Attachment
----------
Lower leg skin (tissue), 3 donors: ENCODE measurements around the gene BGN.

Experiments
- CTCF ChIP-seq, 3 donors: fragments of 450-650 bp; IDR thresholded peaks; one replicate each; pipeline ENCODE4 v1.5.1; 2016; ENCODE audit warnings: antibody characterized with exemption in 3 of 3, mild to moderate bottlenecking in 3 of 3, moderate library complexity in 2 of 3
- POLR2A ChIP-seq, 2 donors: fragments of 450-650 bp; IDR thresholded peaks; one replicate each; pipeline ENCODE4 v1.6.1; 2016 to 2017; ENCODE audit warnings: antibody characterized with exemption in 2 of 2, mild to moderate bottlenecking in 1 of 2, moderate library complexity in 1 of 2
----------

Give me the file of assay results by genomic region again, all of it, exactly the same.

Lower leg skin (tissue), 3 donors: ENCODE measurements around the gene BGN.

Experiments
- CTCF ChIP-seq, 3 donors: fragments of 450-650 bp; IDR thresholded peaks; one replicate each; pipeline ENCODE4 v1.5.1; 2016; ENCODE audit warnings: antibody characterized with exemption in 3 of 3, mild to moderate bottlenecking in 3 of 3, moderate library complexity in 2 of 3
- POLR2A ChIP-seq, 2 donors: fragments of 450-650 bp; IDR thresholded peaks; one replicate each; pipeline ENCODE4 v1.6.1; 2016 to 2017; ENCODE audit warnings: antibody characterized with exemption in 2 of 2, mild to moderate bottlenecking in 1 of 2, moderate library complexity in 1 of 2